The Commission requests Greece, Portugal and Slovenia to comply with EU rules on Energy Efficiency Directive. Under the Directive (2012/27/EU) Member States are in duty to achieve energy savings in period from 1 January 2012 to 31 December 2020. The Directive had to be transposed into national law by 5 June 2014 and this is why a reasoned opinion has been sent to Greece and Portugal with request to notify the Commission of all their transposition measures for the Directive.

If the EU law will not be properly adapted, the Commission can ask for financial sanctions for those Member States before the Court of Justice. What is more, Slovenia which has already transposed the Directive into national order is asked to submit a National Energy Efficiency Action Plan and long-term strategy for renovation of buildings in order to diminish wasting energy. Since Slovenia did not do meet a given deadline, the Commission’s request takes the form of a reasoned opinion. If Slovenia will not follow legal obligations within two months, the Commission can decide to refer it to the Court of Justice.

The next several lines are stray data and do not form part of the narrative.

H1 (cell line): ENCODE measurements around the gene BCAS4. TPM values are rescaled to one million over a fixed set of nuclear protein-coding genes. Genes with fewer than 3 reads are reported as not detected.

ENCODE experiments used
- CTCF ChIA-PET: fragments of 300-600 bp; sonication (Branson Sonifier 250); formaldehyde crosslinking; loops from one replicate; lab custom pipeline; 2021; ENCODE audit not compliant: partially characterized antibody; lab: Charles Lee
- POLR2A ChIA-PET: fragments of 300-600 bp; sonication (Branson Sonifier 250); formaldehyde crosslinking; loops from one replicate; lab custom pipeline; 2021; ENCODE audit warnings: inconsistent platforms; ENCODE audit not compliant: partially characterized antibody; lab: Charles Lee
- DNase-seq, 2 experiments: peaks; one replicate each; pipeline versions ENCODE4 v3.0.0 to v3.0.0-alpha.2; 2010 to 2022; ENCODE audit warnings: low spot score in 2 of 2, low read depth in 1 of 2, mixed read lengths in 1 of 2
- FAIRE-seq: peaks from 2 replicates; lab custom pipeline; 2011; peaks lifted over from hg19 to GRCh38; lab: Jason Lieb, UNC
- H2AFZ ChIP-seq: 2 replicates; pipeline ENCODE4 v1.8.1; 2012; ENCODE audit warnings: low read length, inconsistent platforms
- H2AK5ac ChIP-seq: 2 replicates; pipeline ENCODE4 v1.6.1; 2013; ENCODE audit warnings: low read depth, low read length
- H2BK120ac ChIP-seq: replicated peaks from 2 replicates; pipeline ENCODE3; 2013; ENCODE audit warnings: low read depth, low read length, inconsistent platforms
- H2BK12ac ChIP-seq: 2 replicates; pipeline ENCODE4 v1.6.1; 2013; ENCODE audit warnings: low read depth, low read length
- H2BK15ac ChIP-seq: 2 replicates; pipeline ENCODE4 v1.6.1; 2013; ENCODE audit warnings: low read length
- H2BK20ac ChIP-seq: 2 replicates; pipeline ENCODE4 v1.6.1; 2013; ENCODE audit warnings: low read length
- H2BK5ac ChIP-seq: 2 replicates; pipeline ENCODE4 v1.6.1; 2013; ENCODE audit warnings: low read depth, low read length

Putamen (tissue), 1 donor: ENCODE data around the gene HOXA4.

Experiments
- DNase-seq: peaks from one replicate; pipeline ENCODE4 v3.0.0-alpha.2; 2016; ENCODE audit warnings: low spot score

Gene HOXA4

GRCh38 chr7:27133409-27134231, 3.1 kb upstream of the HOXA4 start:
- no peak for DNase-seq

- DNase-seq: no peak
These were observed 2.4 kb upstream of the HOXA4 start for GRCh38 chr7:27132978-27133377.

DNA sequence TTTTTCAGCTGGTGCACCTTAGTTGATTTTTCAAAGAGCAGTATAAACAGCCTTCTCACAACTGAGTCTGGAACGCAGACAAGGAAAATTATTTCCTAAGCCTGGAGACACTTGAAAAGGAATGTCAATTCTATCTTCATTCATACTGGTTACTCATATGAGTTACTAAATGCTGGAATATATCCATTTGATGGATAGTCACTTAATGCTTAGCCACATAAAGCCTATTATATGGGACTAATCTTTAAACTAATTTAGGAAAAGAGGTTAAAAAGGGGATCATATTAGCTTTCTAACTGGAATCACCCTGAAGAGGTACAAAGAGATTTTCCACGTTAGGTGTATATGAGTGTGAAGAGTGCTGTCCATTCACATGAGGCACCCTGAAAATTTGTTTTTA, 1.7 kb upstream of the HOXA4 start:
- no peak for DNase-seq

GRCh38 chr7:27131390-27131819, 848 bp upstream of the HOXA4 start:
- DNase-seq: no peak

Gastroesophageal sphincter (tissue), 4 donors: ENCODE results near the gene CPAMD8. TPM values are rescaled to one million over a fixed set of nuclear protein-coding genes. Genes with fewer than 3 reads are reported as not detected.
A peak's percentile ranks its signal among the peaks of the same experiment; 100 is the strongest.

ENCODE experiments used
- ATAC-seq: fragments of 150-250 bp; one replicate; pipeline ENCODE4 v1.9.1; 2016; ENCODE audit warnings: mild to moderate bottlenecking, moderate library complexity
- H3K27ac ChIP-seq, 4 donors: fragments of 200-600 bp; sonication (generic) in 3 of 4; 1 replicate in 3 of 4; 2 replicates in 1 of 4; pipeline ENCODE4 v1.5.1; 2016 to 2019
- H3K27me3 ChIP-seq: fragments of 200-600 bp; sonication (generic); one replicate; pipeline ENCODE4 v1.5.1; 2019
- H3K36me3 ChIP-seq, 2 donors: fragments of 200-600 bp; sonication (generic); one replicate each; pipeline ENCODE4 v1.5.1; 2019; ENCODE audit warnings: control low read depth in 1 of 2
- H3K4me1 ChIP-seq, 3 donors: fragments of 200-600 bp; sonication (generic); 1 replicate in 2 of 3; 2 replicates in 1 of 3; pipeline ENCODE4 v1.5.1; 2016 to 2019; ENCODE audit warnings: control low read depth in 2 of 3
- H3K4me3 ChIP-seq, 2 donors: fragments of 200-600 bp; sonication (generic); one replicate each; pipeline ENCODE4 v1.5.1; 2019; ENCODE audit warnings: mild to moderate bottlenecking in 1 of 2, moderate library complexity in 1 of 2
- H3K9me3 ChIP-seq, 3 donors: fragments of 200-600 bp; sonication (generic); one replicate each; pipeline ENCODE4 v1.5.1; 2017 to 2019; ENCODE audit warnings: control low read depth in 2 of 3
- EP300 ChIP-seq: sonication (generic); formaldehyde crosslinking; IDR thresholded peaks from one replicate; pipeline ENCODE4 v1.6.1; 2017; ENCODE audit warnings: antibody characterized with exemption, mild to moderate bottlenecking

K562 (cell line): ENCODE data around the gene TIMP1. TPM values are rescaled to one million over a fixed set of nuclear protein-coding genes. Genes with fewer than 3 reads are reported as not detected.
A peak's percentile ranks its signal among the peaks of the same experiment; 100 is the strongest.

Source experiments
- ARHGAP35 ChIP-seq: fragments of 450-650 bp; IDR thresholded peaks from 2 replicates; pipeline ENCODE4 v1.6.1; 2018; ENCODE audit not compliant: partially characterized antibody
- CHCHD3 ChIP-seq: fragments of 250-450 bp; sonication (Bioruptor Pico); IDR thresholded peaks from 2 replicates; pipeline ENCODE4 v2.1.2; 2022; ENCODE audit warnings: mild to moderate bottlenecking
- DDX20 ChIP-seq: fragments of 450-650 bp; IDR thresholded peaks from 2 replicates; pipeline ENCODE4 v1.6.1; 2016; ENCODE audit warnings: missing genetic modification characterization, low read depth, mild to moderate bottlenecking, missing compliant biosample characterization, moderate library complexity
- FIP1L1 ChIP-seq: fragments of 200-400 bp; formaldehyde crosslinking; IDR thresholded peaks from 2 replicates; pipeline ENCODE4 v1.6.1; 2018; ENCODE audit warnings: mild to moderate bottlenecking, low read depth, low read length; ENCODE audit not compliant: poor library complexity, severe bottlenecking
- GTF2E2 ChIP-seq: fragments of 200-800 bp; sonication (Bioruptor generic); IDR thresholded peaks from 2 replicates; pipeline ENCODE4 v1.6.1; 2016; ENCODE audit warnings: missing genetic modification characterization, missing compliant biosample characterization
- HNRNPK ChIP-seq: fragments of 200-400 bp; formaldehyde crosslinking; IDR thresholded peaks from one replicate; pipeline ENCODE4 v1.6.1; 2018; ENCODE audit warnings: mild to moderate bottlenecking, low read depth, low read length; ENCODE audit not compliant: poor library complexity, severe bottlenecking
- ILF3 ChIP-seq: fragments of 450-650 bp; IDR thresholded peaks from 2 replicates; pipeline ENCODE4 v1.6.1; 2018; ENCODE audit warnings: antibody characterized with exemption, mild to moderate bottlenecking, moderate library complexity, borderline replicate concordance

The Commission withdraws case against Poland for failing to transpose EU provisions.[2] In January 2011, the Commission sent a letter of formal notice to Polish government in order to clarify the situation in Polish law concerning the Renewable Energy Directive (2009/28/EC). The Directive goal is to ensure 20% share in renewable energy in the EU by 2020 and had to be fully transposed by Member States by 5 December 2010. Later on, in March 2012, the same institution delivered a reasoned opinion due to lack of sufficient measures done by Poland but the situation did not changed. As a result, in March 2013, the Commission referred the case to the Court of Justice for complete absence of transposition and charged Poland to EUR 133.228,80  for every day of delay. Since Poland notified the full transposition of the Directive on 29 January 2015, the Commission withdrew the case from the court.

Additional materials: